The Calvin Prison Initiative is now in its third year with a current enrollment of 57 students.
There are many resources and services in the Grand Rapids area that are available to citizens transitioning out of prison and back into society, but these are not always easily accessible or made known to such citizens. How can these returning citizens find what they need when they don’t know where to start? Where can they go for assistance, and how will they get there? Who can they call to set up appointments beforehand?
According to Calvin Prison Initiative (CPI) program assistant Julie Bylsma, returning citizens discover these resources primarily by word-of-mouth, or from their parole officers. “Some [parole officers] tell them a lot about Grand Rapids and are interested in seeing them succeed; others just give them a document with phone numbers,” Bylsma said. “But they need something that actually shows them information and helps them understand how to get there.”
After two years of working on a solution to this issue, CPI and the Henry Institute at Calvin College have created the Returning Citizens Resources online application: a user-friendly, interactive, spatial map of resources and services in the Grand Rapids area to empower returning citizens in their transition out of prison and into society.
Returning Citizens Resources app
The process of creating the app began with an idea from political science professor and Henry Institute director Kevin den Dulk following a church discussion group meeting he attended on restorative justice. “A returning citizen joined us one evening and I asked about the greatest challenges he faced when he got out of prison. He noted the nitty-gritty problem of tracking down where to find services; information was fragmented among a variety of groups, and those groups often didn’t know what others were doing,” den Dulk said. “I realized that was a problem we could tackle through some intrepid data-sleuthing and geographical work.”
Thus, in fall 2015, the work began with den Dulk reaching out to geography professor Jason VanHorn to propose his idea. “Kevin approached me and said he was interested in issues of justice. He told me he was working on an interplay between civil service and organizations that are friendly for re-entry services,” VanHorn explained. “He then asked me, ‘Could you map those?’ And that simple question led us to the next steps of truly exciting research.”
VanHorn then approached Julie Bylsma, a senior biology student at the time, who was taking Intro to GIS (Geographic Information Systems), and who he knew was also interested in criminal justice. Bylsma had begun her work with the Calvin Prison Initiative (CPI) in fall 2015 as well, and she agreed to begin collaborating with VanHorn and den Dulk on the project. She worked on the project through spring 2016 in Advanced GIS, and with Jon Gordon, who was a research fellow of the Henry Institute at the time, gathering most of the data. Bylsma also worked with VanHorn and den Dulk the following year in a research position through the Henry Institute up until the application went live in August 2017.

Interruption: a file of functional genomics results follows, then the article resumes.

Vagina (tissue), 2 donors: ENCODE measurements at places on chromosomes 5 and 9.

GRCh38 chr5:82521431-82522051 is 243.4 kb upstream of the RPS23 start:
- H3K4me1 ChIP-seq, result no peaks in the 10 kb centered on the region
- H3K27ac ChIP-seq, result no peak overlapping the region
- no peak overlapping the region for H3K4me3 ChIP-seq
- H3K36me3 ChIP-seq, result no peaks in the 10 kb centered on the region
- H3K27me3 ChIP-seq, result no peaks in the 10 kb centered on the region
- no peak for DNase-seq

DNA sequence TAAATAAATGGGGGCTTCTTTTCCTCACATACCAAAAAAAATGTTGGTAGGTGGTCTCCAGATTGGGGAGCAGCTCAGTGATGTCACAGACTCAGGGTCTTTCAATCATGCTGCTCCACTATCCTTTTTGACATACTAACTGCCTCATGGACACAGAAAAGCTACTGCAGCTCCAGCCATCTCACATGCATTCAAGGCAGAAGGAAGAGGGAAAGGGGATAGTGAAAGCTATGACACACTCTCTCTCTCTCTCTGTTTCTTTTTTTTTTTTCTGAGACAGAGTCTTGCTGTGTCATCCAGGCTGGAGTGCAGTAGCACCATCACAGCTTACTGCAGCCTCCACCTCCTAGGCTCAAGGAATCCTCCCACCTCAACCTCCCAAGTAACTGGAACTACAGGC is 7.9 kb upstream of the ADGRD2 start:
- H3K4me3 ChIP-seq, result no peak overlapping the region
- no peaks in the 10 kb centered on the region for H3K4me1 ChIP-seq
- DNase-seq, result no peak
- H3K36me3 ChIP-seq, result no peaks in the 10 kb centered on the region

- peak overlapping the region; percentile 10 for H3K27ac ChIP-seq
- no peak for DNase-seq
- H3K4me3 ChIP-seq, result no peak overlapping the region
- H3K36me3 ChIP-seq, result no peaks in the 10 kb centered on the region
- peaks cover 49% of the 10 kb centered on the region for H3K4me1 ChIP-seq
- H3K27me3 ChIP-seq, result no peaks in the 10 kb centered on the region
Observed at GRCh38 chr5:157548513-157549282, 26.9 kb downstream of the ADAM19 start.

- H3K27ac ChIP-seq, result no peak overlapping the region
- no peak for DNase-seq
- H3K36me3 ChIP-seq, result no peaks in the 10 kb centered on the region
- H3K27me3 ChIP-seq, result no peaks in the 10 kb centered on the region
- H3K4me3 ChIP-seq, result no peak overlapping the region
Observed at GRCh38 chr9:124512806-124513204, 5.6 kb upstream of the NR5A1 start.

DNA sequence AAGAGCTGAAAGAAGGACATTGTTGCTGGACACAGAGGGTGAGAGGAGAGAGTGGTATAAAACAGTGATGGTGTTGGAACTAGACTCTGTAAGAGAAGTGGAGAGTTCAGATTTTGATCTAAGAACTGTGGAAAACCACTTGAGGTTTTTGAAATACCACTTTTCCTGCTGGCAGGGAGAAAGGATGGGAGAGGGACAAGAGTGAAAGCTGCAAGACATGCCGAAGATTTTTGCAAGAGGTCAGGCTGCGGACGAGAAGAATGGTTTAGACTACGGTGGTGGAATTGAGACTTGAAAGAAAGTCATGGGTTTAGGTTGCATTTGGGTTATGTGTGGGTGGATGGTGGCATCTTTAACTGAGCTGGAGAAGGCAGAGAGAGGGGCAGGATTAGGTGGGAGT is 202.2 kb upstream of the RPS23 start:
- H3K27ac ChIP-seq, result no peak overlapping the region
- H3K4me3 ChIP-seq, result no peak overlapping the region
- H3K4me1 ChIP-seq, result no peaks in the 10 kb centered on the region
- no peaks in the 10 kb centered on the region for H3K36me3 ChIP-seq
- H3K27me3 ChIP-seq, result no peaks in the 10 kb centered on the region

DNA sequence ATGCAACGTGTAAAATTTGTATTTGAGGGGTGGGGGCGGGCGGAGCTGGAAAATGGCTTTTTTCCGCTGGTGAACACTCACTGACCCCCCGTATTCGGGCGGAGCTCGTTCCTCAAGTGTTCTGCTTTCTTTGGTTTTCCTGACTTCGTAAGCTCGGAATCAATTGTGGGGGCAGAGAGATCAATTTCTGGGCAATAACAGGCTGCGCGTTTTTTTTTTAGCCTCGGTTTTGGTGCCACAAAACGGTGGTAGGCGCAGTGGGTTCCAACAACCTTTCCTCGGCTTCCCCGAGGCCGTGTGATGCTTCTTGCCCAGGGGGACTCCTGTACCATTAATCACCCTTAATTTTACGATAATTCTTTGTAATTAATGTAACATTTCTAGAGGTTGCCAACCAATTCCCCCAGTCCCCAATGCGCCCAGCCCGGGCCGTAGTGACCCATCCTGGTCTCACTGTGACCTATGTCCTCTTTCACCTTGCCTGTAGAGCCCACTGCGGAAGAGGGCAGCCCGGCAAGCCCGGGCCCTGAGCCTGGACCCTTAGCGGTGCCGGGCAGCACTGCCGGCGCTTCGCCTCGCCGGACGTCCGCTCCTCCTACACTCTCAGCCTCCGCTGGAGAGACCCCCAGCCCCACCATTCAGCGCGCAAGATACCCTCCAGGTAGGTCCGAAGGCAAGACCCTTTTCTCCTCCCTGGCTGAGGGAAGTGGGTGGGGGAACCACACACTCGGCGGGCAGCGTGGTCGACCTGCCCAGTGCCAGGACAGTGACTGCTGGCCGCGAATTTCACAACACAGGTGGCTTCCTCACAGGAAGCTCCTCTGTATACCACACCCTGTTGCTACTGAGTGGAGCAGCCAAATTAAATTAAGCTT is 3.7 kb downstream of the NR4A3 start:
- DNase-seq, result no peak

From the beginning, the goal was to make the app a one-stop resource for returning citizens to find everything they might need to smoothly reenter society. The categories of resources and services included in the app are: housing, employment, food & clothing, legal assistance, counseling services, welcoming churches (and organizations), transportation, and other services. “We wanted it to be as easy and simple as possible for the users,” VanHorn said. “You don’t see technical jargon and geography vocabulary on there, which could easily be the case.”
Henry Institute & CPI
As the director of the Henry Institute at Calvin, den Dulk believes the institute is well positioned to oversee this kind of project. The institute provides resources for scholarship; encourages citizen involvement and education; structures opportunities to disseminate scholarly work; seeks avenues to communicate and promote information about Christianity and public life to the broader public; and motivates and trains future scholars and leaders. “We have a sweet spot for projects that have research potential while also addressing real-world problems,” den Dulk said. “On this project, for example, we can serve a disadvantaged group through research, especially by using spatial analysis, or mapping, to identify ‘service deserts’ for returning citizens.”